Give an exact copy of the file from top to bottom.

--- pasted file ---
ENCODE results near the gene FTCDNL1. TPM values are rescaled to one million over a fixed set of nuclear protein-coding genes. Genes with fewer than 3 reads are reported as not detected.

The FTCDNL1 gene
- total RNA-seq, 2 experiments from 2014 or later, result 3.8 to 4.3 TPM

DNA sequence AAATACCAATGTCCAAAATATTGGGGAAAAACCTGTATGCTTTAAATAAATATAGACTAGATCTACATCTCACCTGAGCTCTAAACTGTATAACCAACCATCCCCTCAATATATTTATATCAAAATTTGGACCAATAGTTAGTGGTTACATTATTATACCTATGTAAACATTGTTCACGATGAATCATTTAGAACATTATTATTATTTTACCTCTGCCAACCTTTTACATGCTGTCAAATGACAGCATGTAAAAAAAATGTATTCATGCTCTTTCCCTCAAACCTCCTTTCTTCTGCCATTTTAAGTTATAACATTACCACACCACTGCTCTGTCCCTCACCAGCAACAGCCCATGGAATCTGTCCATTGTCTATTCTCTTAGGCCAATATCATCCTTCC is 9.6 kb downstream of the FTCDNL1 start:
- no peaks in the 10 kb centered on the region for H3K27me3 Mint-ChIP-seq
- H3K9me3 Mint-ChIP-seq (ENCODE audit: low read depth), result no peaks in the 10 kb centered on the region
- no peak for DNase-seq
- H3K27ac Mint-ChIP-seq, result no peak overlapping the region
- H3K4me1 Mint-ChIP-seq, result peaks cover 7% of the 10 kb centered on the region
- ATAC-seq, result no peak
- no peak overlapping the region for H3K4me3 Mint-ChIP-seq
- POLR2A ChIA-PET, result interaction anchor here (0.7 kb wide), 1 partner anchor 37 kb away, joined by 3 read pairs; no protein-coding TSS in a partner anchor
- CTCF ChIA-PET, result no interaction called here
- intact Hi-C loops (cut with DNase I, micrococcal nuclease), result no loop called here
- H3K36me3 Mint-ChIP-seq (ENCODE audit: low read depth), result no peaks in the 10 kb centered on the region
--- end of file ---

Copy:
ENCODE results near the gene FTCDNL1. TPM values are rescaled to one million over a fixed set of nuclear protein-coding genes. Genes with fewer than 3 reads are reported as not detected.

The FTCDNL1 gene
- total RNA-seq, 2 experiments from 2014 or later, result 3.8 to 4.3 TPM

DNA sequence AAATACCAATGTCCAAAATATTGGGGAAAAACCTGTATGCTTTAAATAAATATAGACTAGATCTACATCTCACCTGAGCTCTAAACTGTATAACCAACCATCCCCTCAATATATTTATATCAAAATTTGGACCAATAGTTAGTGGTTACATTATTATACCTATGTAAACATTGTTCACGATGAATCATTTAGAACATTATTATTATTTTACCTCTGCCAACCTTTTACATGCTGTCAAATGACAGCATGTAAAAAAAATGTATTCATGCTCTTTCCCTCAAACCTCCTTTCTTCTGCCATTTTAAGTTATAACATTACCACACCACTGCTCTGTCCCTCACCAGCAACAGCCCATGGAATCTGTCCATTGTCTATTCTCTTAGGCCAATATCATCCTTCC is 9.6 kb downstream of the FTCDNL1 start:
- no peaks in the 10 kb centered on the region for H3K27me3 Mint-ChIP-seq
- H3K9me3 Mint-ChIP-seq (ENCODE audit: low read depth), result no peaks in the 10 kb centered on the region
- no peak for DNase-seq
- H3K27ac Mint-ChIP-seq, result no peak overlapping the region
- H3K4me1 Mint-ChIP-seq, result peaks cover 7% of the 10 kb centered on the region
- ATAC-seq, result no peak
- no peak overlapping the region for H3K4me3 Mint-ChIP-seq
- POLR2A ChIA-PET, result interaction anchor here (0.7 kb wide), 1 partner anchor 37 kb away, joined by 3 read pairs; no protein-coding TSS in a partner anchor
- CTCF ChIA-PET, result no interaction called here
- intact Hi-C loops (cut with DNase I, micrococcal nuclease), result no loop called here
- H3K36me3 Mint-ChIP-seq (ENCODE audit: low read depth), result no peaks in the 10 kb centered on the region